Have you ever been reading happily along and come to the phrase, "try and . . ." followed by another verb (as in try and cook it thoroughly or try and climb to the top)? Or maybe you find "be sure and . . ." (as in be sure and wash thoroughly before cooking)?
Those are just plain wrong. As soon as you throw that and in there, you've got a compound verb, meaning the subject is doing TWO THINGS. In the first example, the subject is going to try and he/she is also going to cook. In the last example, the subject is going to be sure and is also going to wash.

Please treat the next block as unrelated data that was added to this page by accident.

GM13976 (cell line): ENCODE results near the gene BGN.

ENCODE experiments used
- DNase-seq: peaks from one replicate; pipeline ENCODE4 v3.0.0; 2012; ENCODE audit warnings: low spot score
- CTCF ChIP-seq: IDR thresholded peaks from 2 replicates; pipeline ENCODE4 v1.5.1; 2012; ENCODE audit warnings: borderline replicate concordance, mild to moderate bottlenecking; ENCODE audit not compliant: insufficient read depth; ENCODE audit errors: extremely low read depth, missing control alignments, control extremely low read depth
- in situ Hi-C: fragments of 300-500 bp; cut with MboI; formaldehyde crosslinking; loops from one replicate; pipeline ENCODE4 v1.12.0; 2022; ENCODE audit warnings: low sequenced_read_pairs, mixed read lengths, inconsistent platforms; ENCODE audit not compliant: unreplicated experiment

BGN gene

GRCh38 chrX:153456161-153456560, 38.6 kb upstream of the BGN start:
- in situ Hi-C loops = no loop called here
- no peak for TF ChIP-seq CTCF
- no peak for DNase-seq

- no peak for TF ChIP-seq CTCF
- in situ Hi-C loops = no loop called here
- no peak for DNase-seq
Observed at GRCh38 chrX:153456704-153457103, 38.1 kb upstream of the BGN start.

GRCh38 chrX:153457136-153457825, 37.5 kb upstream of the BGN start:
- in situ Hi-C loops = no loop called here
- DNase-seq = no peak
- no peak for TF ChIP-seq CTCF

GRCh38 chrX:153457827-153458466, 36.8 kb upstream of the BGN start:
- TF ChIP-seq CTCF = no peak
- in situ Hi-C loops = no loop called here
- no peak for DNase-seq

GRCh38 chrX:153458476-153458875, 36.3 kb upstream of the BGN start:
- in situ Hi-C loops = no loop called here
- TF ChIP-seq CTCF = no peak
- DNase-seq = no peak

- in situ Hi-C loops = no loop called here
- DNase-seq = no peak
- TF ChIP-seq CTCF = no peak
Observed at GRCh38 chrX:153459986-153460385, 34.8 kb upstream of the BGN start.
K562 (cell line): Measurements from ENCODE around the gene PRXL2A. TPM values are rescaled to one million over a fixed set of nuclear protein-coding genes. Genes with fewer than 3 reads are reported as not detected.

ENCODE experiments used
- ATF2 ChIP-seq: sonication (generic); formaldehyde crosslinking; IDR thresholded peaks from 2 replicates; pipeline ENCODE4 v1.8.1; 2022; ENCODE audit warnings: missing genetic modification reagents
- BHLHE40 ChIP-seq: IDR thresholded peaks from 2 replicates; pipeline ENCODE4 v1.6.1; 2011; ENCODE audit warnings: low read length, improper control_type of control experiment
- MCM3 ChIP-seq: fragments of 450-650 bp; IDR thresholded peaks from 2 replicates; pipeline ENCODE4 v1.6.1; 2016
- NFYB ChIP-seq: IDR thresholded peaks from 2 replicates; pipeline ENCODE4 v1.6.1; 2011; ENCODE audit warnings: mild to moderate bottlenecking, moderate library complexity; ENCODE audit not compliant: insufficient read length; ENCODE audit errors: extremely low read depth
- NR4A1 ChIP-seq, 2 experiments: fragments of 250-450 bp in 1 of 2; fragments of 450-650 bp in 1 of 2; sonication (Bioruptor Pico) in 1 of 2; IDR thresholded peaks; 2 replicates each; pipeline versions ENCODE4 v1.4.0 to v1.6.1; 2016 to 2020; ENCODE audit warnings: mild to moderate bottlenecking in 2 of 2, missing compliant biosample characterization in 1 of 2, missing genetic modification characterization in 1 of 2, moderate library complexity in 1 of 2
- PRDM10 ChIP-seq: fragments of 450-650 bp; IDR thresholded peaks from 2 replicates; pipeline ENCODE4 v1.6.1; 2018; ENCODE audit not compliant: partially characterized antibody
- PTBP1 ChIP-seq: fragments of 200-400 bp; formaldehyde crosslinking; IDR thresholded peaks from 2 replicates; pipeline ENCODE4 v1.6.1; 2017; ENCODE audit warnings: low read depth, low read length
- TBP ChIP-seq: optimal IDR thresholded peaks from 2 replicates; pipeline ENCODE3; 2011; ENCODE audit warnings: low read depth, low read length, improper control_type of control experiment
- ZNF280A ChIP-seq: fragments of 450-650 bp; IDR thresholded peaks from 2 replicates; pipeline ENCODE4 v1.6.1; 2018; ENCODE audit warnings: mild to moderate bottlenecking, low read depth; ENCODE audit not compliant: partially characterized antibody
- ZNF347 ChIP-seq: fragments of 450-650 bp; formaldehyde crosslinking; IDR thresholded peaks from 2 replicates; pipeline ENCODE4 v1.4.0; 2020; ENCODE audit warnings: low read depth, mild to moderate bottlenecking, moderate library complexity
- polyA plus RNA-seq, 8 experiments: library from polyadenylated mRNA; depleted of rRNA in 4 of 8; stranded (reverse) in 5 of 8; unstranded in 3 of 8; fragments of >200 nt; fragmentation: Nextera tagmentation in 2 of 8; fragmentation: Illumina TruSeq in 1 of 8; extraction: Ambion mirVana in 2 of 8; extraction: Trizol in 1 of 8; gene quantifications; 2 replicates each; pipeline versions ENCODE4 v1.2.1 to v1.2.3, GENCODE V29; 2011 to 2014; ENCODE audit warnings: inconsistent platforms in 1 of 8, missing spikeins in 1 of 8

What you mean is try to cook it thoroughly or try to climb to the top. Or be sure to wash thoroughly before cooking.
So go forth and use to instead of and in sentences like this today.
Be thankful ~